Addiction recovery comes with all sorts of losses and gains. Including weight gain after addiction recovery.
You may drop unhealthy habits and create rewarding routines, part ways with old friends and make new ones, and trade substance-induced confidence for true self-confidence that only comes from within.
And, yeah, you might unburden yourself from the weight of addiction and find yourself putting on a few pounds in the process.
If so, there’s a totally normal and science-based explanation for what’s happening in your body. We’re here today to break down the facts and to encourage you to continue working toward a healthy and holistic lifestyle—one free from addiction and open to the world of possibilities headed your way.
Why Does Weight Gain Happen After Addiction Recovery?
You might start by asking, “Why does a person—in recovery or otherwise—gain weight?” After all, we sometimes gain weight due to stress, lack of sleep, lifestyle changes or circumstances beyond our control.
And when you’re working toward sobriety, you can bet that at least one if not more of these complications are present in your life.
Couple this with what research tells us: some people have what’s called a “propensity for behavioral addiction”—when addiction suppresses the appetite process.
In other words: The signal from your brain shouting, “Take another hit! One more sip!” sounded a whole lot louder than the signal from your stomach that whispered, “Eat more food.”
Recovery slowly turns down the volume on the signal coming from your brain—also known as urges and triggers—and turns up the signal coming from your stomach that encourages you to eat.
Your Self-Worth Is More Than a Number on the Scale
Now you know why weight gain happens in recovery, so let’s talk about what it means if it happens to you. The answer: nothing. Really. Hear us out.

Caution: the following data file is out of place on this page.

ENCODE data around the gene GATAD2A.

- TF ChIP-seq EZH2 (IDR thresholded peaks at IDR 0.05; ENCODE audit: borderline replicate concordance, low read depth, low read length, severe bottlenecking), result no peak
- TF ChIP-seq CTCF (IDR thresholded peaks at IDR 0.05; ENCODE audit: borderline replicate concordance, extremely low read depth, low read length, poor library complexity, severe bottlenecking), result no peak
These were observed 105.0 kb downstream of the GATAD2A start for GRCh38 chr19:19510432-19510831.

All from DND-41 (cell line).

Consider all that your body does for you:
- It gets you from here to there
- It helps you make simple and complex decisions
- Allows you to enjoy the beauty of our world and to engage with the people you love
And that’s not even the half of it!
Now think about how you use your body to benefit yourself and others. Do you care for children or an aging parent? What about work? Do You work to earn an income? How about joining your spouse for a walk around the neighborhood as you share in conversation? Do you cook, clean, build or repair things around your home? How do you serve in your community? Do you smile at people who pass you by, laugh at good jokes or cry at emotional stories?
Your body isn’t an object to be viewed—it’s a powerful and miraculous tool for good.
And your self-worth shouldn’t be formed based on image alone—perhaps not on image at all. When assessing your self-worth, remember to think about the quality of what’s inside—your heart and your brain—and what’s outside—your actions and your character..
Treatment Prepares You to Handle Stress and Triggers
Because the aim of recovery isn’t just sobriety but developing a whole and healthy lifestyle, you can count on what you’re learning in treatment also to help you develop positive, productive ways to manage stress and triggers.
You may learn to ignore the cravings for drugs and alcohol, to assess your hunger cues adequately, and to tune in to the most important voice of all: the one that considers you today, you in the future and the people you love most as you make each and every decision.
We’d love to answer any questions you have about weight gain after addiction recovery. Give us a call at 844.921.4386